Subject to state commercial regulation: ‘Vehicles’
“(c) ‘Motor vehicle’ means every vehicle that is self-propelled, excluding motorized bicycles and every vehicle that is propelled by electric power obtained from overhead trolley wires. ‘Motor vehicle’ means any low speed vehicle, or medium speed vehicle as defined in this chapter. ‘Motor vehicle’ means any mobile home or house trailer as defined in § 55-1-105.” Tenn. Code Ann. § 55-1-103.
“(e) ‘Vehicle’ and ‘freight motor vehicle’ means every device in, upon, or by which any person or property is or may be transported or drawn upon a highway, excepting devices moved by human power or used exclusively upon stationary rails or tracks.” Tenn. Code Ann. § 55-1-103. “Autocycle,” “motor bicycle,” “motor vehicle,” “motorcycle,” “vehicle” and “freight motor vehicle” defined.
“(87) ‘Vehicle’ means every device in, upon or by which any person or property is or may be transported or drawn upon a highway, excepting devices used exclusively upon stationary rails or tracks.” Tenn. Code Ann. § 55-8-101. Definitions
“(c) ‘Truck’ means every motor vehicle designed, used, or maintained primarily for the transportation of property.” § 55-1-104. “truck” defined.
“(b) ‘Owner’ means a person who holds the legal title of a vehicle, or in the event a vehicle is the subject of an agreement for the conditional sale or lease thereof with the right of purchase upon performance of the conditions stated in the agreement and with an immediate right of possession vested in the conditional vendee or lessee, or in the event a mortgagor of a vehicle is entitled to possession, then such conditional vendee or lessee or mortgagor shall be deemed the owner for the purpose of chapters 1-6 of this title. Tenn. Code Ann. § 55-1-112. ‘owner’ ‘person’ defined.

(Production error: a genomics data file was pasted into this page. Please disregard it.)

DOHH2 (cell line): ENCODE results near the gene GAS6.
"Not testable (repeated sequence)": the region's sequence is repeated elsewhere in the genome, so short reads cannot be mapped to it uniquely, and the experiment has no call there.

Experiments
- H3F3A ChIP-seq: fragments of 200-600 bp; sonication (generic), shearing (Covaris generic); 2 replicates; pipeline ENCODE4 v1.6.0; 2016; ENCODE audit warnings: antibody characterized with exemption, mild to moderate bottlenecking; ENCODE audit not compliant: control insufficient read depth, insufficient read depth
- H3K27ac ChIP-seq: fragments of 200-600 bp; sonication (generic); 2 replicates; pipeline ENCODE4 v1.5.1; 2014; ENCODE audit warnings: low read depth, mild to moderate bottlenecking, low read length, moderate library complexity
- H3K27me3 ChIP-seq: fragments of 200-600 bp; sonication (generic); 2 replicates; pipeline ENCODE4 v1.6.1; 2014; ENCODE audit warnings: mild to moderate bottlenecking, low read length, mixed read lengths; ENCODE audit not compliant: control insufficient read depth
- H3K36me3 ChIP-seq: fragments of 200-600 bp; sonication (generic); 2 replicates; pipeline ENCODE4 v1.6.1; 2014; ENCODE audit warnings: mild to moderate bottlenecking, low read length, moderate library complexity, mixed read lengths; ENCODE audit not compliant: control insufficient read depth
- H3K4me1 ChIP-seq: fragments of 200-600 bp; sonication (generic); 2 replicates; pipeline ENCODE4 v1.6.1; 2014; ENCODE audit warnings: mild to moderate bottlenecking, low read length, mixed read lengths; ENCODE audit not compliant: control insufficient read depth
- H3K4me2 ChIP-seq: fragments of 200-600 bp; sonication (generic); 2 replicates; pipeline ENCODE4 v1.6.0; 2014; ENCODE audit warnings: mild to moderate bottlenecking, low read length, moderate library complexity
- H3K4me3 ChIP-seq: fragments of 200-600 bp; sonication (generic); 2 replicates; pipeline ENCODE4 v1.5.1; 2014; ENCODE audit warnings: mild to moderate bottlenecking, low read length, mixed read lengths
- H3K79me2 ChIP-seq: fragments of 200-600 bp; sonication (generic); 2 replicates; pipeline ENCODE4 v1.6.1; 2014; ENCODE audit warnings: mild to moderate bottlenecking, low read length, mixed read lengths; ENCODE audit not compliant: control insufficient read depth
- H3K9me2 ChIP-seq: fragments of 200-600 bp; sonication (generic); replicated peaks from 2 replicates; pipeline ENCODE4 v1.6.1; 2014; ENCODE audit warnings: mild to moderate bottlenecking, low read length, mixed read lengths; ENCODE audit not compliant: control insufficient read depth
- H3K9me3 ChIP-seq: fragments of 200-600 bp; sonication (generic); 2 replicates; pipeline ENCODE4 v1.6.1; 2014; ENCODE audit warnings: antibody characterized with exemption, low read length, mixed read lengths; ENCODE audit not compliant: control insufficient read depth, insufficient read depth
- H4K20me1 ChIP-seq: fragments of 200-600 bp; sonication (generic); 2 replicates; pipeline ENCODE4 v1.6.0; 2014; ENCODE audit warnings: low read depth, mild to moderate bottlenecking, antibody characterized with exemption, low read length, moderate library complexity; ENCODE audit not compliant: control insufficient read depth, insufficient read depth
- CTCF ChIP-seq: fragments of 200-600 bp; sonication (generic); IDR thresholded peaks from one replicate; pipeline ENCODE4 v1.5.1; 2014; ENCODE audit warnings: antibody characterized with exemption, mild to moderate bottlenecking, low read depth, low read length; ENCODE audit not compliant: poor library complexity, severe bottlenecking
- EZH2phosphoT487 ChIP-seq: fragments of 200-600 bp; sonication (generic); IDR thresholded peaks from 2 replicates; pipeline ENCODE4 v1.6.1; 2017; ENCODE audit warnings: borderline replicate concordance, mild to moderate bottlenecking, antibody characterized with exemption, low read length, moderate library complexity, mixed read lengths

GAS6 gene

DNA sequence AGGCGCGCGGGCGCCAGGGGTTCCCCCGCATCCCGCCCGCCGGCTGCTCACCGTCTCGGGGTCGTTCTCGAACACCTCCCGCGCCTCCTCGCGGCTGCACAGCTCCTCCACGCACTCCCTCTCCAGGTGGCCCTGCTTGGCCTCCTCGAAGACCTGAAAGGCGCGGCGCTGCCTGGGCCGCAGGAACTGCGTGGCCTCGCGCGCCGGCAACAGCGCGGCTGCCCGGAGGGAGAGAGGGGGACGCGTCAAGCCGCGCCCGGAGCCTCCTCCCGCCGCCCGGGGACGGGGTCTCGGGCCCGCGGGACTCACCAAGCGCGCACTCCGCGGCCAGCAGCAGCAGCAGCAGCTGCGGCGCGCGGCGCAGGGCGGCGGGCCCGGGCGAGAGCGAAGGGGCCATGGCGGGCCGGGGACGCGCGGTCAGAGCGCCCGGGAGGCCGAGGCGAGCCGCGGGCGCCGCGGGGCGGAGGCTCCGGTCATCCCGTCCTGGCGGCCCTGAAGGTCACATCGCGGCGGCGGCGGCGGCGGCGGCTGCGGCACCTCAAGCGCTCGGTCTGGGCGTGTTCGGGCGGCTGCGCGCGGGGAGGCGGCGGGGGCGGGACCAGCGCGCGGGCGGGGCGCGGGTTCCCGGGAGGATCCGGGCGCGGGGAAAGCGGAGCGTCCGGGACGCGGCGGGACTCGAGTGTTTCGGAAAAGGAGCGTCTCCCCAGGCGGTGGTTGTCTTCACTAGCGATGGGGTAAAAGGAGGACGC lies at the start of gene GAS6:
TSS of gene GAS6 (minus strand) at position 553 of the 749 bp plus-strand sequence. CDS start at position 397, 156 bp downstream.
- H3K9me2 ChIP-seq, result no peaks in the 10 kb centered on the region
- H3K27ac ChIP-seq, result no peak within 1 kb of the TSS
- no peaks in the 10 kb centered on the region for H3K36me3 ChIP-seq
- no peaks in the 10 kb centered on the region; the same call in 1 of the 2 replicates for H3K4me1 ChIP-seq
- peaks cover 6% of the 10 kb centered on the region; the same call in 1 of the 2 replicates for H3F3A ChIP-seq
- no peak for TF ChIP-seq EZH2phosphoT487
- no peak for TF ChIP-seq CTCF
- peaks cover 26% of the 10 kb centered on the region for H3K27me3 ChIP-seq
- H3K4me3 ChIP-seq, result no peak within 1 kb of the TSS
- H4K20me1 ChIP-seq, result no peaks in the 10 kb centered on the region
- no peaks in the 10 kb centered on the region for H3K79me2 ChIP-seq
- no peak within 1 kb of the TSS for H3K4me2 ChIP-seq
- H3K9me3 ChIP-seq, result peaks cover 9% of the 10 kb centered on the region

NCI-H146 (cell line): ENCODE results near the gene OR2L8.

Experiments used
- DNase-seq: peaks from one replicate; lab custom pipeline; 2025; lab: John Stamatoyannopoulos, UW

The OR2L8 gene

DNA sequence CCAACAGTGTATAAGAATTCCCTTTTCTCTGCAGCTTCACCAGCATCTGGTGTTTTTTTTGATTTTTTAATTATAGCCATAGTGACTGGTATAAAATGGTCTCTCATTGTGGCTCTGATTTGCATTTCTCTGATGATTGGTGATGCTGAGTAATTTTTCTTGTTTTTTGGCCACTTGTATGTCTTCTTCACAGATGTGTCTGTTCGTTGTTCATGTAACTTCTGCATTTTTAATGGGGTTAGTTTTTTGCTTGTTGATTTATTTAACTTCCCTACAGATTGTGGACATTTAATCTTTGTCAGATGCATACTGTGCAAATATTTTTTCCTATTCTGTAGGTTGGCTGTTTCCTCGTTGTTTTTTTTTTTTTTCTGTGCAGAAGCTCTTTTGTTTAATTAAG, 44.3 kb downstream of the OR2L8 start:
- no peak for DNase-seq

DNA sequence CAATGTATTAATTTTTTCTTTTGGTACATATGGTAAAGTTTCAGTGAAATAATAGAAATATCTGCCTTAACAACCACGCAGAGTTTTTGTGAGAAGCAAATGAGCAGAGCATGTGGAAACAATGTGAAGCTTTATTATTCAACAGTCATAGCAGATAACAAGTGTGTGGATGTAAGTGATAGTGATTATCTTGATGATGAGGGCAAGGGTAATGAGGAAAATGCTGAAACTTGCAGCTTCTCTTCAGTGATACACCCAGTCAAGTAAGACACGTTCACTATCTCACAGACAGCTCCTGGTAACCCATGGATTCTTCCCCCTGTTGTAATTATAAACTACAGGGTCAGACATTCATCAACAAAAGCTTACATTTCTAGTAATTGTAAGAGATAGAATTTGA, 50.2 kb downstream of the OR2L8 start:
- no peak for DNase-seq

“(c) ‘Person’ means every natural person, firm, copartnership, association, or corporation. Tenn. Code Ann. § 55-1-112. ‘person’ defined.
“(40) ‘Motor vehicle’ means every vehicle, including a low speed vehicle or a medium-speed vehicle that is self-propelled ***,” with some trolly and electrical exceptions. Tenn. Code Ann. § 55-8-101.
Streets are available to public and private use. Statute focuses on for-profit use. “(76) ‘Street’ means the entire width between boundary lines of every way when any part thereof is open to the use of the public for purposes of vehicular travel” (Tenn. Code Ann. § 55-8-101).
(87) “‘Vehicle’ means every device in, upon or by which any person or property is or may be transported or drawn upon a highway, excepting devices used exclusively upon stationary rails or tracks” (Tenn. Code Ann. § 55-8-101).
The commercial use of automobiles in Tennessee first came under regulation in 1917 in chapter 38 of state code, “Registration of automobiles, and the regulation of their operation.”
3079a186. Registration of automobiles, etc., with secretary of state and county court clerk; fees therefor. — Before the owner of any automobile, motorcycle, auto truck, traction engine, or other vehicle of like character, used for the purpose of conveying persons or freight or for any other purpose, whether such vehicle is propelled by steam, gasoline, or electricity, or any other mechanical Power, she’ll operate or permit to be operated,*** such owner shall register such vehicle with the Secretary of State, giving the motor power or horsepower and make the same together with the name and residence address of such owner, and shall upon payment of the following fees ***.”
Among its provisions: The “owner of a motor vehicle” shall report his ownership of a vehicle Jan. 1 and pay a fee of $7.50 for a four-passenger automobile. The failure of a car dealer to report a sale to the secretary of state is a misdemeanor, and grand juries are given Inquisitorial powers to enforce the statue at 3079a193. “No automobile shall be run or driven upon any road, street, highway, or other public thoroughfare at a rate of speed in excess of twenty miles per hour[.]” 307a195. The traveler is obligated to stop his motor vehicle when approaching a wagon pulled by a horse. These are commercial relationships.
In provisions dealing with accidents, “there shall be a lien upon such automobile for the satisfaction of such recovery as the court may award whether, at the time of the injury, such automobile was driven by the owner thereof or by his chauffeur, agent, employee, servant, or any other person using the same by loan, hire, or otherwise.” 3079a197. Lien on automobile for damages.